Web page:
The Rolling Thunder of 5G is Starting

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The Rolling Thunder of 5G is Starting

Change | Data | Digital Evolution | Technology

A slew of announcements and reveals this week shows what a pivotal impact 5G is having and how it’s driving strategic business and technology decisions.

Rumours have been circulating for some time about Intel’s problems in delivering a smartphone modem for 5G any time soon – it was on track for 2020 and then it wasn’t. Finally, it became clear that Intel wouldn’t make it in time, a decision driven partly, we assume, by the accelerating pace of 5G roll out, which makes 2020 look late to the party. Not that Intel is quitting the whole field – it says it’ll be busy with modems of various sorts, and will be looking to the data driven by 5G for its slice of the pie. So there’s a bunch of strategic decisions, for a start.

Intel throwing in that particular towel left Apple without any real choice about where to get its 5G smartphone components if it’s going to remain innovative. Boom!  Another big clap of thunder from 5G, as Apple decided it had to settle its big two year $30bn royalty battle with Qualcomm – its only real alternative for 5G modems. That released constraints on both companies, and turbo charges the drive to roll out this step change in global networking. Both companies soared. Legal firms are down, though, we assume.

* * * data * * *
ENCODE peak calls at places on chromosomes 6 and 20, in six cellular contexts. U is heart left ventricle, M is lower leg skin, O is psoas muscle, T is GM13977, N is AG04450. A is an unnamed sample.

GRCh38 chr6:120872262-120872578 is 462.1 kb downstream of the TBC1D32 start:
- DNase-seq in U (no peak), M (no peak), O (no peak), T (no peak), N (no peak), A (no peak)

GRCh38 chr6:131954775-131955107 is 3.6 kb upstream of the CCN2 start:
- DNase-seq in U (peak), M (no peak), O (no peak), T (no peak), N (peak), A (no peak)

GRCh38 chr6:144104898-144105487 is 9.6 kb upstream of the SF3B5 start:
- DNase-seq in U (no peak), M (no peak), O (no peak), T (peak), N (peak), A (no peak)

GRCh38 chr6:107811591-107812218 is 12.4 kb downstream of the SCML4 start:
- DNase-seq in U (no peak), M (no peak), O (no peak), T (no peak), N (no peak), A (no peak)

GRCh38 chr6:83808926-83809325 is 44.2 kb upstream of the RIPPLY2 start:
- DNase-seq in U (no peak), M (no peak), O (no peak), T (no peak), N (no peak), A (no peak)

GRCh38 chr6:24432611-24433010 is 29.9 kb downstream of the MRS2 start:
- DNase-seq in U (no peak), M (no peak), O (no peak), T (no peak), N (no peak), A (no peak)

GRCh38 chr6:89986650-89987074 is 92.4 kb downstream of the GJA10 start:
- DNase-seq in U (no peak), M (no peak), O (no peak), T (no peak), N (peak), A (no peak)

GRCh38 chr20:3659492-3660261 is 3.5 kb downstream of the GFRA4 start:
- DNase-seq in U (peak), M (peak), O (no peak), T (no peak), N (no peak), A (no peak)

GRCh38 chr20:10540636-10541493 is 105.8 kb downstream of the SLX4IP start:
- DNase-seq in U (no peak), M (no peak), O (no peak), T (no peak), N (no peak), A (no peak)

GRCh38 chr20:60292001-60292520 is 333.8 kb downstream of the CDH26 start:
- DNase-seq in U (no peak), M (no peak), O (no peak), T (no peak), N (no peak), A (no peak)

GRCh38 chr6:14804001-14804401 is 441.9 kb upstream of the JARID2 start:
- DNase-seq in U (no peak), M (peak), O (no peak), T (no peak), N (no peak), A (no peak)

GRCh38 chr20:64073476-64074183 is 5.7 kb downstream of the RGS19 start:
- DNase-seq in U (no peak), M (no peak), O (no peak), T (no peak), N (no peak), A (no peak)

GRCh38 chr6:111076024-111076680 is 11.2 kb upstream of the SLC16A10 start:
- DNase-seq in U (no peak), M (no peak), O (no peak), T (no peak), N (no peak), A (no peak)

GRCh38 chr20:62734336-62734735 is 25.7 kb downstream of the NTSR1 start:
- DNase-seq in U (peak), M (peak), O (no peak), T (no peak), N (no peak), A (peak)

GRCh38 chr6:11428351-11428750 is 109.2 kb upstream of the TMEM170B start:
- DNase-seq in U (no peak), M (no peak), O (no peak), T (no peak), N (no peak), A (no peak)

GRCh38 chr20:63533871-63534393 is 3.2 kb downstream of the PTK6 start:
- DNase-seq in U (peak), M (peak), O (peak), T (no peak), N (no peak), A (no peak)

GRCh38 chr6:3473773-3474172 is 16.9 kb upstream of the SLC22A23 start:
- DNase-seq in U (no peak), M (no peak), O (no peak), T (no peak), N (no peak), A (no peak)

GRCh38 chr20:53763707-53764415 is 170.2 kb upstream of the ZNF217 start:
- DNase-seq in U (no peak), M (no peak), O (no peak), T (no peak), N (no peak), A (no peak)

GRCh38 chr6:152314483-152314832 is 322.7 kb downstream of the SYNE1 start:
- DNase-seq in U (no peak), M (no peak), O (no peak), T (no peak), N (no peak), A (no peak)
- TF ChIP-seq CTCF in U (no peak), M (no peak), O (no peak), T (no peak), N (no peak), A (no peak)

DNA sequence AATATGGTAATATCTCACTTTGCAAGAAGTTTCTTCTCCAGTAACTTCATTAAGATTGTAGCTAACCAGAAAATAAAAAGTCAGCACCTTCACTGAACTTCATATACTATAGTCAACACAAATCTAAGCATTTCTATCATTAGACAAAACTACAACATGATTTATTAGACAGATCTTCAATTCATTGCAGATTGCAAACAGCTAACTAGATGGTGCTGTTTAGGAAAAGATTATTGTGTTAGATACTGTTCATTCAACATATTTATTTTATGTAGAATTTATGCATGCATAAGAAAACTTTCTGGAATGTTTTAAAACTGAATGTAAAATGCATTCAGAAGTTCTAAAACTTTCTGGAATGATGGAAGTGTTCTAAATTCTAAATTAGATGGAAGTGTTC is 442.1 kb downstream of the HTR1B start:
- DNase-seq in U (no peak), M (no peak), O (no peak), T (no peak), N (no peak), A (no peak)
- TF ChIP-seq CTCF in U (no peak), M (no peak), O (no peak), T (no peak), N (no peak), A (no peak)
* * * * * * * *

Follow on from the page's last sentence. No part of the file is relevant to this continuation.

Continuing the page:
Buried deep was an admission by Huawei that it has no commercial contracts for 5G in China! What’s that about? Nokia might just be able to parlay this into an even bigger share of the infrastructure that had been thought. They’d best get hiring over there, quick.

This is just the start, though, because 5G is destined to be the all pervading infrastructure that connects everything. Coming over the horizon are the implications for Cloud and SaaS businesses, because the architecture of 5G is distributed, not centralised, and this undermines the Cloud model and forces structural changes in the way software driven services are built. It’s going to be quite a thunderstorm, and a long-running one, too, much longer than the lawsuit between Apple and Qualcomm.

Peter Osborn, Chairman, Flexiion

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